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WATCH: Cornish town searches for deputy town crier

WATCH: Cornish town searches for deputy town crier

Published by the Pirate FM News Team at 5:50pm 9th February 2018. (Updated at 10:16am 12th February 2018)

Can you ring a bell?

Do you like wearing a 'distinctive' uniform?

Are you used to people heckling you?

If you just answered yes to the above questions, then this might be the role for you.

Penzance is looking for a new deputy town crier - to stand alongside the town's long-serving crier, Phil Rowley.

And the job isn't as easy as it sounds.

Recruiters are looking for someone who can climb unaided the parapet at the front of St John's Hall and walk one mile briskly... as well as swing a large brass bell vigorously (but not both at the same time!).

Oh, and you also have to be under 100 (and over 18) to do it.

The lucky person to land this job will work alongside Phil, a striking figure in the community at the head of any parade as he swings his bell and cries his 'Oyez' at events from Mazey Day to the Mayor Choosing and even outside the Houses of Parliament.

He's been the Penzance Town Crier for over 25 years, and, while he's definitely not retiring, he does need a deputy to take on some of his duties, particularly while he suffers a broken leg (not sustained while swinging a bell).

So what are the great things about being a town crier?

  • You would have a central role in all Penzance civic events
  • You get to wear a distinctive uniform and equipment (hand bell) provided by the Council.
  • There are creative opportunities to sartorial experimentation (eg Phil's 'pasty sporran!')
  • You have a readymade outfit for the next Penzance Pirate Day!
  • You get to exercise your exhibitionist tendencies.
  • Being a big mouth is a definite advantage.
  • And there are entreprenurial opportunities (invitations to perform at weddings and social events etc)

Are there any downsides to this job? Well there are just a couple...

  • The pay is minimal (there is a small honorarium for attending events)
  • Weekend working is definitely required
  • You might get heckled (but it's usually quite friendly), so quick wit and a robust personality is a definite must

Watch Phil do his stuff...


Back in days of ye olde, the town crier was an iconic part of the community, and the tradition dates back to the Middle Ages, when the Town Crier, or Bellman, would announce the news of the day in the market square and then "post" it on the door of the local inn (which is why so many newspapers have "Post" in their title).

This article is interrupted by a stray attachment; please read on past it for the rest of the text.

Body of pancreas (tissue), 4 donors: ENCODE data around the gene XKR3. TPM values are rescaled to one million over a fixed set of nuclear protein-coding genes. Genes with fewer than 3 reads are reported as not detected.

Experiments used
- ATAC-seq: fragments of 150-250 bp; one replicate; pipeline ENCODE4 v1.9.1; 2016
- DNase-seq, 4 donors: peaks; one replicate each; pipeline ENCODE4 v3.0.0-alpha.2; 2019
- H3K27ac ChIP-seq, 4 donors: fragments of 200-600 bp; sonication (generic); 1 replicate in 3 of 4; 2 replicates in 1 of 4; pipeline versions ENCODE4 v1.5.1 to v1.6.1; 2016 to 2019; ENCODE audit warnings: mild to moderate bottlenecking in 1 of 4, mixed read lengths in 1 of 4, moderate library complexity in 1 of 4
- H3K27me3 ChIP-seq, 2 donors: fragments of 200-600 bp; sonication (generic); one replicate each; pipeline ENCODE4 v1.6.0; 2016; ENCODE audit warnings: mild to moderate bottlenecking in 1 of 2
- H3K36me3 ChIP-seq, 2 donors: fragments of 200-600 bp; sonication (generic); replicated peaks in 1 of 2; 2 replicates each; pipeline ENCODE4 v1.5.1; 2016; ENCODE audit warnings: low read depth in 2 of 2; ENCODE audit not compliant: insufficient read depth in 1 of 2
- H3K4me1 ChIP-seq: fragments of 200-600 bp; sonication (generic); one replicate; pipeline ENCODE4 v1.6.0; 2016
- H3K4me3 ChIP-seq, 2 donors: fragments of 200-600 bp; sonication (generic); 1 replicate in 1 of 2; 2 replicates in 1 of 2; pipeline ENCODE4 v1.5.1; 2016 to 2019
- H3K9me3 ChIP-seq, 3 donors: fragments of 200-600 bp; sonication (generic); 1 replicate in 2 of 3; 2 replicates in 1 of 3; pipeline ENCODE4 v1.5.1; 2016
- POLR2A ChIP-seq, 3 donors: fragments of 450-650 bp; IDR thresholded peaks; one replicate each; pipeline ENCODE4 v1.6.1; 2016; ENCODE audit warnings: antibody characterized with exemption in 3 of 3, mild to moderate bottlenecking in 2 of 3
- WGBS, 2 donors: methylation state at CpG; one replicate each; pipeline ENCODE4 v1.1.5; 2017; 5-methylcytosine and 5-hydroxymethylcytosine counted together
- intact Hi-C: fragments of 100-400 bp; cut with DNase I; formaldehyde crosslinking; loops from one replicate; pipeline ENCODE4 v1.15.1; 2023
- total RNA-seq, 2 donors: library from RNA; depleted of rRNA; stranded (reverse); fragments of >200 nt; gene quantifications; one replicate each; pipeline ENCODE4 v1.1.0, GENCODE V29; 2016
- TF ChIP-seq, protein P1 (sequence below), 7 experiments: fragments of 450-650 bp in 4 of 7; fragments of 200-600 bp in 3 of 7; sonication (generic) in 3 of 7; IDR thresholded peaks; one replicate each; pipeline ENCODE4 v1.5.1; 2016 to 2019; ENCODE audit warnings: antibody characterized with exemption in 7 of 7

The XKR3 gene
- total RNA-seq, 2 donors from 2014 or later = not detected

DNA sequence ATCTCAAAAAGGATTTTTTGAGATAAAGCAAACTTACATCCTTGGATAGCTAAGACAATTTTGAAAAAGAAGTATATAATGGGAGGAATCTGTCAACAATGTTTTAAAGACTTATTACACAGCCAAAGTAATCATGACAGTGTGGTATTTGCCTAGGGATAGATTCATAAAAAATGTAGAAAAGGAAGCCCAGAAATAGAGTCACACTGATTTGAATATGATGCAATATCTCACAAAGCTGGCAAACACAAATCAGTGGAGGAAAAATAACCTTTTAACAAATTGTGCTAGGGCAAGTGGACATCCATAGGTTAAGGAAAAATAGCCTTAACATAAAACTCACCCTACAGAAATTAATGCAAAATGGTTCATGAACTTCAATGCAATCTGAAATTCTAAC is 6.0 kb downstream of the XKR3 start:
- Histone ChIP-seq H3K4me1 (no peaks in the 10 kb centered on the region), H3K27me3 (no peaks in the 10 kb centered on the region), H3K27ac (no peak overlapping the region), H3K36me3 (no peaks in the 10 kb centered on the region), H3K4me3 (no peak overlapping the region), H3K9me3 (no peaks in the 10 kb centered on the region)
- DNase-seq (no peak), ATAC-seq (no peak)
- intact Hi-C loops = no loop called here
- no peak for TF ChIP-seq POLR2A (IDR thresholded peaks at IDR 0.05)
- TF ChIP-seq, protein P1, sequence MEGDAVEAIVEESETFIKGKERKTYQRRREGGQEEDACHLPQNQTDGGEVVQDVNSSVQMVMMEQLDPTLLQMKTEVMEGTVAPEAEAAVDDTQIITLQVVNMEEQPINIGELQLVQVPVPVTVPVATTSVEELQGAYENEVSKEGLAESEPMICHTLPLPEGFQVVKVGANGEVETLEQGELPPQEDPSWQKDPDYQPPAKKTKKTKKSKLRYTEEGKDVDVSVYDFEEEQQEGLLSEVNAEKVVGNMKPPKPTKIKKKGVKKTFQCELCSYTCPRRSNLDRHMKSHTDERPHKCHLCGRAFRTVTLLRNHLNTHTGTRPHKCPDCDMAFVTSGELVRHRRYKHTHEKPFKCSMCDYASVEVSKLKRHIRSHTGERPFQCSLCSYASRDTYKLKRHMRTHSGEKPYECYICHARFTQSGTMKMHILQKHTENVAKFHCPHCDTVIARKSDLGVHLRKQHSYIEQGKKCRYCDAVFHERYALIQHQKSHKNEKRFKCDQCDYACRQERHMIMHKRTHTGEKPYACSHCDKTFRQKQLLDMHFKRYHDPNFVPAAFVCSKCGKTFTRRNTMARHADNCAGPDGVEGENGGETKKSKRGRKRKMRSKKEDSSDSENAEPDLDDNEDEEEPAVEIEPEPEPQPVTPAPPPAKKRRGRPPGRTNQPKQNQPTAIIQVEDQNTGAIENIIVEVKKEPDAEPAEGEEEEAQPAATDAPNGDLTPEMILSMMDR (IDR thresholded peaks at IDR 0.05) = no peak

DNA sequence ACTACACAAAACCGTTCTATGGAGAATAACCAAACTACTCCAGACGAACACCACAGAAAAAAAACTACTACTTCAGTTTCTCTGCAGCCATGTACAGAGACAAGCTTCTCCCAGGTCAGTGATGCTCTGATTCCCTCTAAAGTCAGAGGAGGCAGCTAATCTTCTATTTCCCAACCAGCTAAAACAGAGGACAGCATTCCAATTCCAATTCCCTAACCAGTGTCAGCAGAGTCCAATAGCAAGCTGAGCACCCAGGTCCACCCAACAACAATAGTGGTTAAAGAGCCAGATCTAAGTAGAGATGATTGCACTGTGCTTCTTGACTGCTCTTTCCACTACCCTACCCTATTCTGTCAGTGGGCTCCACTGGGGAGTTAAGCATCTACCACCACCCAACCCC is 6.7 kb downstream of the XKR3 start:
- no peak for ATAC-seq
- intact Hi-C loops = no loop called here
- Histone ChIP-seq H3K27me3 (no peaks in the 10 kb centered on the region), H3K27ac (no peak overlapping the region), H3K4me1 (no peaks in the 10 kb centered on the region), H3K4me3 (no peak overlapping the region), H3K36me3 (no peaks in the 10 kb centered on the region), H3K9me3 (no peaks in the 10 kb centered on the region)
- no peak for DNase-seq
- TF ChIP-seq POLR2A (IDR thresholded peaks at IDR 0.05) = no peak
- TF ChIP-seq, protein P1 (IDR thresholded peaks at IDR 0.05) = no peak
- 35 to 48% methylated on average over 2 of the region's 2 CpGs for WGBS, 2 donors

He also originally acted as a law enforcement officer, walking the streets at night and arresting miscreants, and even reading out the misdeeds of criminals at hangings.

So important was the crier's role considered that it was an act of treason against the monarch to harm him.

A spokesperson for Penzance Town Council said: "Modern day town criers have a ceremonial role and fortunately don't have to attend executions.

"But even the most energetic of criers needs to think of the future, and Penzance needs a deputy to take on some of the many events the Crier is invited to attend.

"As well as a loud voice and a lot of energy, a town crier needs to be a great communicator, and to love talking to people and helping them.

"He or she (and there are many female town criers in the country) must have a good knowledge of the town, its people and its traditions.

"They must be able to deliver their scripted 'cries' effectively but also be prepared to answer questions on the town, give directions visitors and locals and be an ambassador for the local area."

This official post is appointed by the town council and, although a voluntary role, there is a small honorarium paid for attendance at events, and the official costume is supplied by the Council.

Application forms are available from Penzance Town Council Office, or can be downloaded here.

The deadline for application is Friday 2nd March and shortlisted applicants will be required to perform their 'cry' in the town centre on Saturday 10th March at 11am, when the successful candidate will be selected.

For more information or to arrange an interview with Dick Cliffe, Mayor of Penzance, contact Vanessa on info@penzancetowncouncil.co.uk or phone 01736 363405

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